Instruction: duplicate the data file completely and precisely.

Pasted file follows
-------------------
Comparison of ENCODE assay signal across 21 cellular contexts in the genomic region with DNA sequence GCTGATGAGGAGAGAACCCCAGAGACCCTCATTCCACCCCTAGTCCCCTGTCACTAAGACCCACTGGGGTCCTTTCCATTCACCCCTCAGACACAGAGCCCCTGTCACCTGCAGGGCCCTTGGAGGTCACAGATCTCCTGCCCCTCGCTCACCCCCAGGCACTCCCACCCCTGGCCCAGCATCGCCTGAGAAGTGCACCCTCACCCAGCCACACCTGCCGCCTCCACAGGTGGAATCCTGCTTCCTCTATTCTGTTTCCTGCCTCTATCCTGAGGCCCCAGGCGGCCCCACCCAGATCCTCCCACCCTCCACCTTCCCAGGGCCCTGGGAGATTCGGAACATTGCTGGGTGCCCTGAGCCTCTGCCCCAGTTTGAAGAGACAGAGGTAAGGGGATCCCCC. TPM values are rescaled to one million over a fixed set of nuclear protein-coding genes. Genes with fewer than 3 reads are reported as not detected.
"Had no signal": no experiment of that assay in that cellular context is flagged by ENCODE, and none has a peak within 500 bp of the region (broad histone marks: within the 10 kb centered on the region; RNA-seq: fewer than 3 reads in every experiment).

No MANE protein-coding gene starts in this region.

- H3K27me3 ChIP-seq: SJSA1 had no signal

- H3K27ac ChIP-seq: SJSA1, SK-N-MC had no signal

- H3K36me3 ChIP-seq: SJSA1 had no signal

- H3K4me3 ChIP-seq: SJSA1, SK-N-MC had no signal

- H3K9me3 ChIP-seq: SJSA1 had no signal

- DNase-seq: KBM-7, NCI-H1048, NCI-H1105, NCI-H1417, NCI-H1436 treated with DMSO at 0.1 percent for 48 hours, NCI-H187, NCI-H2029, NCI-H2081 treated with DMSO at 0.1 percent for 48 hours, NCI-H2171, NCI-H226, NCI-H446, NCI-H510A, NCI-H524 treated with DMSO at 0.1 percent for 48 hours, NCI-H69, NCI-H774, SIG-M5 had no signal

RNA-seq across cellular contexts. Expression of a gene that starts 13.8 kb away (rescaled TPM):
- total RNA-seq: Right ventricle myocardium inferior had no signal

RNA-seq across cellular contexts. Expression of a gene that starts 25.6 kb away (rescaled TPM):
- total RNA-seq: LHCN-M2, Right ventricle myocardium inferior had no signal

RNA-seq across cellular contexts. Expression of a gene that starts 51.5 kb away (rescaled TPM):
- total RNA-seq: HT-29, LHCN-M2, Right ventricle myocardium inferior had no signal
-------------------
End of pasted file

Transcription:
Comparison of ENCODE assay signal across 21 cellular contexts in the genomic region with DNA sequence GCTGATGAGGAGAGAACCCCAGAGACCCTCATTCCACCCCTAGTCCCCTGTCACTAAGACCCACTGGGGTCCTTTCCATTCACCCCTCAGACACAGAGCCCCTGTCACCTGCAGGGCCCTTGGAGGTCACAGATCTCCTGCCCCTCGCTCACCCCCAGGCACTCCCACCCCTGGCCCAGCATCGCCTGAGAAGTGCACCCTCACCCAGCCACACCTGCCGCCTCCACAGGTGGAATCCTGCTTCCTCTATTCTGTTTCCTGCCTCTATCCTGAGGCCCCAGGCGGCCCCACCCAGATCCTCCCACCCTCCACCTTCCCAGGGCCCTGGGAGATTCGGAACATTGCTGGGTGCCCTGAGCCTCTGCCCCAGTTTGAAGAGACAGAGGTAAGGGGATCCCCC. TPM values are rescaled to one million over a fixed set of nuclear protein-coding genes. Genes with fewer than 3 reads are reported as not detected.
"Had no signal": no experiment of that assay in that cellular context is flagged by ENCODE, and none has a peak within 500 bp of the region (broad histone marks: within the 10 kb centered on the region; RNA-seq: fewer than 3 reads in every experiment).

No MANE protein-coding gene starts in this region.

- H3K27me3 ChIP-seq: SJSA1 had no signal

- H3K27ac ChIP-seq: SJSA1, SK-N-MC had no signal

- H3K36me3 ChIP-seq: SJSA1 had no signal

- H3K4me3 ChIP-seq: SJSA1, SK-N-MC had no signal

- H3K9me3 ChIP-seq: SJSA1 had no signal

- DNase-seq: KBM-7, NCI-H1048, NCI-H1105, NCI-H1417, NCI-H1436 treated with DMSO at 0.1 percent for 48 hours, NCI-H187, NCI-H2029, NCI-H2081 treated with DMSO at 0.1 percent for 48 hours, NCI-H2171, NCI-H226, NCI-H446, NCI-H510A, NCI-H524 treated with DMSO at 0.1 percent for 48 hours, NCI-H69, NCI-H774, SIG-M5 had no signal

RNA-seq across cellular contexts. Expression of a gene that starts 13.8 kb away (rescaled TPM):
- total RNA-seq: Right ventricle myocardium inferior had no signal

RNA-seq across cellular contexts. Expression of a gene that starts 25.6 kb away (rescaled TPM):
- total RNA-seq: LHCN-M2, Right ventricle myocardium inferior had no signal

RNA-seq across cellular contexts. Expression of a gene that starts 51.5 kb away (rescaled TPM):
- total RNA-seq: HT-29, LHCN-M2, Right ventricle myocardium inferior had no signal